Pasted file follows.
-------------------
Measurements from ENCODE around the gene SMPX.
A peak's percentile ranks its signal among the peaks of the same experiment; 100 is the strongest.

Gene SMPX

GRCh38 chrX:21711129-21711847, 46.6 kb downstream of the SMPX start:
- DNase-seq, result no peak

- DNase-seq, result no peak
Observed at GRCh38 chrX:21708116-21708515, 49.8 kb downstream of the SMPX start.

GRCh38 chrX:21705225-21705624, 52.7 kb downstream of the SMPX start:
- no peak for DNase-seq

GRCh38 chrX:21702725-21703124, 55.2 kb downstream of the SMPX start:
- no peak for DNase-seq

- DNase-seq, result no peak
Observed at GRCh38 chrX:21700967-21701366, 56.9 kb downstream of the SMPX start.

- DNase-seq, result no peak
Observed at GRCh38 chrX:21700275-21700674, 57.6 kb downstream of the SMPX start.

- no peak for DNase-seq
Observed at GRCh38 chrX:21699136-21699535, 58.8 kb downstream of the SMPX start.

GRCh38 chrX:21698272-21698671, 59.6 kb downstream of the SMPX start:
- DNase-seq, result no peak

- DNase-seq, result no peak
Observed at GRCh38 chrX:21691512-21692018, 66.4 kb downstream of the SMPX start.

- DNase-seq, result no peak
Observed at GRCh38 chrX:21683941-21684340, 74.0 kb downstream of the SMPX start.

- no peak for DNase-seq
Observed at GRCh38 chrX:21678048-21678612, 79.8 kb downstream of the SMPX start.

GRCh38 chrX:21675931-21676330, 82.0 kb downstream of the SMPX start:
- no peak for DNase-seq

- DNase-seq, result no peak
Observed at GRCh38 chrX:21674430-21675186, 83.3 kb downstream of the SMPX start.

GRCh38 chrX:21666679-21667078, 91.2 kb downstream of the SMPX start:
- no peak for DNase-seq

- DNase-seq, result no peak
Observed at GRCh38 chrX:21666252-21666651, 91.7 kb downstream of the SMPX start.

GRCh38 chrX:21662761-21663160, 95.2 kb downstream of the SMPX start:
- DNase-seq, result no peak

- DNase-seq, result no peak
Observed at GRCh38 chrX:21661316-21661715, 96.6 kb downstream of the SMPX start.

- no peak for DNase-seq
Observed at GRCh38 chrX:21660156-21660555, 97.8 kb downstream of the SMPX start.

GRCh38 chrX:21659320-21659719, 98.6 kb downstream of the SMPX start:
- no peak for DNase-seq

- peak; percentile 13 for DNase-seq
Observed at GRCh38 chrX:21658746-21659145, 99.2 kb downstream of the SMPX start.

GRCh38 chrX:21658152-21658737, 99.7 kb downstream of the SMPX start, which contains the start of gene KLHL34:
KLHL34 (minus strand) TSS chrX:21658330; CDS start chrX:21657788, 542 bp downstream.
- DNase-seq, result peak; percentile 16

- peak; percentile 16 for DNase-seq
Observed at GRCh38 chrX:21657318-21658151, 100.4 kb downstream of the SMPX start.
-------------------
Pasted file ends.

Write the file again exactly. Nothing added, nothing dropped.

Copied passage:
Measurements from ENCODE around the gene SMPX.
A peak's percentile ranks its signal among the peaks of the same experiment; 100 is the strongest.

Gene SMPX

GRCh38 chrX:21711129-21711847, 46.6 kb downstream of the SMPX start:
- DNase-seq, result no peak

- DNase-seq, result no peak
Observed at GRCh38 chrX:21708116-21708515, 49.8 kb downstream of the SMPX start.

GRCh38 chrX:21705225-21705624, 52.7 kb downstream of the SMPX start:
- no peak for DNase-seq

GRCh38 chrX:21702725-21703124, 55.2 kb downstream of the SMPX start:
- no peak for DNase-seq

- DNase-seq, result no peak
Observed at GRCh38 chrX:21700967-21701366, 56.9 kb downstream of the SMPX start.

- DNase-seq, result no peak
Observed at GRCh38 chrX:21700275-21700674, 57.6 kb downstream of the SMPX start.

- no peak for DNase-seq
Observed at GRCh38 chrX:21699136-21699535, 58.8 kb downstream of the SMPX start.

GRCh38 chrX:21698272-21698671, 59.6 kb downstream of the SMPX start:
- DNase-seq, result no peak

- DNase-seq, result no peak
Observed at GRCh38 chrX:21691512-21692018, 66.4 kb downstream of the SMPX start.

- DNase-seq, result no peak
Observed at GRCh38 chrX:21683941-21684340, 74.0 kb downstream of the SMPX start.

- no peak for DNase-seq
Observed at GRCh38 chrX:21678048-21678612, 79.8 kb downstream of the SMPX start.

GRCh38 chrX:21675931-21676330, 82.0 kb downstream of the SMPX start:
- no peak for DNase-seq

- DNase-seq, result no peak
Observed at GRCh38 chrX:21674430-21675186, 83.3 kb downstream of the SMPX start.

GRCh38 chrX:21666679-21667078, 91.2 kb downstream of the SMPX start:
- no peak for DNase-seq

- DNase-seq, result no peak
Observed at GRCh38 chrX:21666252-21666651, 91.7 kb downstream of the SMPX start.

GRCh38 chrX:21662761-21663160, 95.2 kb downstream of the SMPX start:
- DNase-seq, result no peak

- DNase-seq, result no peak
Observed at GRCh38 chrX:21661316-21661715, 96.6 kb downstream of the SMPX start.

- no peak for DNase-seq
Observed at GRCh38 chrX:21660156-21660555, 97.8 kb downstream of the SMPX start.

GRCh38 chrX:21659320-21659719, 98.6 kb downstream of the SMPX start:
- no peak for DNase-seq

- peak; percentile 13 for DNase-seq
Observed at GRCh38 chrX:21658746-21659145, 99.2 kb downstream of the SMPX start.

GRCh38 chrX:21658152-21658737, 99.7 kb downstream of the SMPX start, which contains the start of gene KLHL34:
KLHL34 (minus strand) TSS chrX:21658330; CDS start chrX:21657788, 542 bp downstream.
- DNase-seq, result peak; percentile 16

- peak; percentile 16 for DNase-seq
Observed at GRCh38 chrX:21657318-21658151, 100.4 kb downstream of the SMPX start.